May 15th, 2007
Collecting Bluebonnet Seeds

Zanthan Gardens bluebonnet seeds
Brown hard seeds are ripe. Mushy green seeds are not ripe yet.

Several people have asked me how to propagate bluebonnets…how to tell if the seeds are ready. It’s easy. Don’t cut back the bluebonnets or mow until the seed cases are brown and you can hear the seeds ratttling inside. If you tap the seed case and it pops open, you know they’re ready.

Zanthan Gardens bluebonnet seeds
To release their seeds, bluebonnets pop open with a little twist.

You can let the seeds reseed on their own (a bunch will anyway, as long as you don’t mow). With this method, some will be lost to birds, fire ants, and hot weather. Or you can collect the seeds, store them in a cool dry place, and sow them where you want them in August before the fall rains. If we have a rainy early summer, some bluebonnets will sprout now but, unless you baby them through the long, hot summer, they probably won’t survive until fall.

Bluebonnets naturally sprout in the fall, grow all winter, and flower the following spring.

You’ll find all sorts of advice for nicking the hard seed coats or rubbing them with sandpaper. This might be necessary with old dry seeds that you buy. I never do it because my own seed is fresh. Sometimes I soak them overnight or until they plump up. I did this the first couple of years to get started but now I have more sprouts than I can deal with an so I don’t need to go to any extra trouble. I let them sprout and transplant them where I want them.

Bluebonnets have hard coats so that they don’t sprout all at once if it rains. In Texas, it might rain and some sprout, and then die off in a long dry spell. But since they don’t all sprout at the same time, some are kept in reserve until more favorable conditions present themselves.

by M Sinclair Stevens

3 Responses to post “Collecting Bluebonnet Seeds”

  1. From bill:

    very timely post. I was just looking at bluebonnets yesterday and wondering about harvesting seeds.

    I am only going to collect those where they have come up that I don’t like. they seem to like my gravel driveway better than any other place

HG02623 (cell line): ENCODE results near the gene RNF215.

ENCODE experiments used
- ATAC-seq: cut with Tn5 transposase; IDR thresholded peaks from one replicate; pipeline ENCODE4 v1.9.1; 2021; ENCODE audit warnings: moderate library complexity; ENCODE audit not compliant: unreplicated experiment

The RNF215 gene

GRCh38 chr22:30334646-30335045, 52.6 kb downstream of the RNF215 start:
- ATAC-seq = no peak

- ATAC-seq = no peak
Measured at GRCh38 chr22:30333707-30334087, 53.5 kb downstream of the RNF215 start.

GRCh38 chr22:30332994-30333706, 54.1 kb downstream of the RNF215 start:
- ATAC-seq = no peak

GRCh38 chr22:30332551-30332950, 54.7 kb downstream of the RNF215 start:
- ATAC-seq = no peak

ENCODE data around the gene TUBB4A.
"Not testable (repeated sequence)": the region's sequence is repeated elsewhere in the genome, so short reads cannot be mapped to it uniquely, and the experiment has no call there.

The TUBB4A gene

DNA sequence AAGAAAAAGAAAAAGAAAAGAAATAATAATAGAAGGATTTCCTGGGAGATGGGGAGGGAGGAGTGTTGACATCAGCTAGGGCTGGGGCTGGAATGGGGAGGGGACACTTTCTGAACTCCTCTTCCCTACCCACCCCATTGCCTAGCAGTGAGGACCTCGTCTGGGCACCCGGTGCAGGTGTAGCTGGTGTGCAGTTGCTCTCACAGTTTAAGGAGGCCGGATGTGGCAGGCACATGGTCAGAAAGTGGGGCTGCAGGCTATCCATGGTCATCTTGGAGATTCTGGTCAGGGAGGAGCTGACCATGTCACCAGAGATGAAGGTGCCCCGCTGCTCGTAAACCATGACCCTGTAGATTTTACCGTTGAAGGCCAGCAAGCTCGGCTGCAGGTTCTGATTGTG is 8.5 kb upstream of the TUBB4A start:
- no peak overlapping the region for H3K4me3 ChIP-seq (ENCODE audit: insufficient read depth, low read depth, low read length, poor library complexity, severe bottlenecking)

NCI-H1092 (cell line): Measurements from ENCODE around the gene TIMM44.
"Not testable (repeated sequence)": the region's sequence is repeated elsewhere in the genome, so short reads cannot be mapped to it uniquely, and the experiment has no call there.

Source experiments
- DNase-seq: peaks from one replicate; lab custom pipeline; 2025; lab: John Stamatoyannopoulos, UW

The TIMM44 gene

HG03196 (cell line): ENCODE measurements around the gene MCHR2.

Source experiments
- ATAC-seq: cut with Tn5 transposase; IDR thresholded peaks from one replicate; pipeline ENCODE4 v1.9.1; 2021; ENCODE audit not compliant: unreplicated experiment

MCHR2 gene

2. From debbie ross:

    I just collected the seed pods from the front yard over the weekend. Some of them were already busted open, but there were plenty that were not. It makes perfect sense now why they haven’t spread more. We don’t mow the front 2 acres or so in order to keep the wildflowers. As a result we have all manner of baby everything out there right now from all kinds of birds and bugs to rabbits and raccoons.

    I’ll keep them inside until October or so and let you know when I actually plant them. August is really too early here (Navasota,TX) it’s still very dry and hot then. I was planning to plant some of the seeds around the banks of a little pond we have out back. We use the pond to water the cows but my understanding is that the cows won’t eat bluebonnets because they are poisionous to the calfs. I’ve seen a few pastures with bluebonnets and cows (not eating them) but usually don’t see the 2 together. Any input on that.

    Thanks so much for the advice. I have high hopes for next spring!! I’ll try to send photos of the areas I’m talking about.

    Thanks for stopping by and sharing your experience. I hope it will be a success. It’s okay to plant the bluebonnets seeds in August. The idea is to plant them before the fall rains. Some will sprout in August and some will sprout later because of the different thicknesses of the seed coats. If you plant them too late, then some won’t sprout until the following year…unless you nick the coats or sand paper them lightly. — mss

  3. From Angelina (Oregon):

    Bluebonnets are so pretty. I haven’t seen any growing around here.

    I love how nature plans things so well, ensuring that she doesn’t spend herself all at once.